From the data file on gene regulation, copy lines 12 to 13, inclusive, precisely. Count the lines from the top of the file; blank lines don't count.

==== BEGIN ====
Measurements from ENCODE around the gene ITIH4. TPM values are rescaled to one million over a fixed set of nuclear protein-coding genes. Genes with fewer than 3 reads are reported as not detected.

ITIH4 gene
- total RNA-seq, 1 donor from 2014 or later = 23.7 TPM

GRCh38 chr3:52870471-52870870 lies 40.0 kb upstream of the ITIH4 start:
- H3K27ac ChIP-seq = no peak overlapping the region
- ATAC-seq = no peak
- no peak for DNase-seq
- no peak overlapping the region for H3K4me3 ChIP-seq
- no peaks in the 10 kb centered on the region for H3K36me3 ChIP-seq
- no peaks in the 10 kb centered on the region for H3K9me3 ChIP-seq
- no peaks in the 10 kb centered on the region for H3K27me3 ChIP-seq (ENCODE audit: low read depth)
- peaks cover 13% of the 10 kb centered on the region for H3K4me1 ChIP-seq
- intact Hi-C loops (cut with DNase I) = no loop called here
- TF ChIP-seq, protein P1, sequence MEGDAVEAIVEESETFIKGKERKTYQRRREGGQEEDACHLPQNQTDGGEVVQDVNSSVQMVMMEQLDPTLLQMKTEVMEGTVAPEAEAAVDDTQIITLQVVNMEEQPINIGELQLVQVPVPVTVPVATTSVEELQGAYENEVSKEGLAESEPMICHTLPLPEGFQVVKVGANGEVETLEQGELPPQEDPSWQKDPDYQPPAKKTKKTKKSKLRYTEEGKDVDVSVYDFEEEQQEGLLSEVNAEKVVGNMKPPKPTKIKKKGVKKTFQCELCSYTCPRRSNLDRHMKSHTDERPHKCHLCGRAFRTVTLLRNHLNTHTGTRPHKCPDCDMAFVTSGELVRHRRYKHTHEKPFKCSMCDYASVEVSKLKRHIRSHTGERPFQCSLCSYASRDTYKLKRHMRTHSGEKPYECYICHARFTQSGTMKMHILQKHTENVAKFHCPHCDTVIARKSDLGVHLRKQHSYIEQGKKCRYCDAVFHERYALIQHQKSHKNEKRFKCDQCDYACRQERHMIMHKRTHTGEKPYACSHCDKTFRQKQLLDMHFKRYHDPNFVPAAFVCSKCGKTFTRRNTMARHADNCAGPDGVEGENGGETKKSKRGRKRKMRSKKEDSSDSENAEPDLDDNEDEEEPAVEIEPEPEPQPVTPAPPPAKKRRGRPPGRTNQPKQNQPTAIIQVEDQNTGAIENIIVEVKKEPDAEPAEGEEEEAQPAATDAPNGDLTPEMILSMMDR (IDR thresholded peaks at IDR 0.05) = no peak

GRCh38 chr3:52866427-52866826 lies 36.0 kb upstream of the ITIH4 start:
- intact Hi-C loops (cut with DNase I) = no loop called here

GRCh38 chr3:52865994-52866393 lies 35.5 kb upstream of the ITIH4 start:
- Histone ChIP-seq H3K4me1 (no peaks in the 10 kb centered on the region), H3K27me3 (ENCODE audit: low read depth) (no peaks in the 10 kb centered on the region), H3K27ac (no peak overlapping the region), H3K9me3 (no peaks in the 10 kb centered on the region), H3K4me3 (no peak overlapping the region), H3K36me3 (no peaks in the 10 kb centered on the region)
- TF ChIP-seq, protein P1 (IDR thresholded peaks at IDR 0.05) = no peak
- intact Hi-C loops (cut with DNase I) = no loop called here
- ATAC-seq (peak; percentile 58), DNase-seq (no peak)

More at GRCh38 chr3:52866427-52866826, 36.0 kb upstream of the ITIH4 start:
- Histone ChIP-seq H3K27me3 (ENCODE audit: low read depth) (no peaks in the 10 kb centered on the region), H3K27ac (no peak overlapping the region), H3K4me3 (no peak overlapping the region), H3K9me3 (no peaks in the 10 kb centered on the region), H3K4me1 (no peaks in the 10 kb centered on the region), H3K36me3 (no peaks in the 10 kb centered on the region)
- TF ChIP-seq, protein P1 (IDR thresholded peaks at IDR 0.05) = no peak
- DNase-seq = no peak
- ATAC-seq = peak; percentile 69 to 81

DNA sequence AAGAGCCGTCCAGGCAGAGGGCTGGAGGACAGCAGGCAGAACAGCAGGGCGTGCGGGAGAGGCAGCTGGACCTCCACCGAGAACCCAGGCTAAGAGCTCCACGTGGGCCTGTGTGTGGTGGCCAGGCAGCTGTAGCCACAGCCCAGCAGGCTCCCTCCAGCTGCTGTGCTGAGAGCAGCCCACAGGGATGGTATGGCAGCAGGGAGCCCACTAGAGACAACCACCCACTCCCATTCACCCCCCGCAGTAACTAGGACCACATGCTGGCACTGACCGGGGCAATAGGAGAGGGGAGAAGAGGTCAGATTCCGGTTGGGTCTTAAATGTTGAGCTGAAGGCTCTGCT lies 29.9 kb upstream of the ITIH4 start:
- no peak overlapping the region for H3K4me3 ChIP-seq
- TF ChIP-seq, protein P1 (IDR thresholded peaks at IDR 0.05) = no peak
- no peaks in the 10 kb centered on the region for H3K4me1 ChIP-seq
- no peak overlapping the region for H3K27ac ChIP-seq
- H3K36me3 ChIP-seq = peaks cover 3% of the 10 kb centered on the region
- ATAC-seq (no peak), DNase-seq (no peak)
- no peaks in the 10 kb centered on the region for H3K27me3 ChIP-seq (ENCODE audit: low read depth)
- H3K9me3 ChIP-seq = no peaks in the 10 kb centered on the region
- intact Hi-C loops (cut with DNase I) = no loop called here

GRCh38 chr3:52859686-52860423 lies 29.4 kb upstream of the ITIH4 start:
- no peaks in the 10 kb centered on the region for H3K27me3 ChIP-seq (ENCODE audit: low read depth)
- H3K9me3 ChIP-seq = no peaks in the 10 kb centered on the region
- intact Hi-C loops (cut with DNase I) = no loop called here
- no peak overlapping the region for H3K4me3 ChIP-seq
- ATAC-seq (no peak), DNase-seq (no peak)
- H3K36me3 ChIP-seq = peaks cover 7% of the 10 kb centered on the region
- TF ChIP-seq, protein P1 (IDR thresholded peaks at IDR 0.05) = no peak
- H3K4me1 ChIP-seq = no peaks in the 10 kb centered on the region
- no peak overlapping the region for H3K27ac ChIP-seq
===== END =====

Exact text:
- peaks cover 13% of the 10 kb centered on the region for H3K4me1 ChIP-seq
- intact Hi-C loops (cut with DNase I) = no loop called here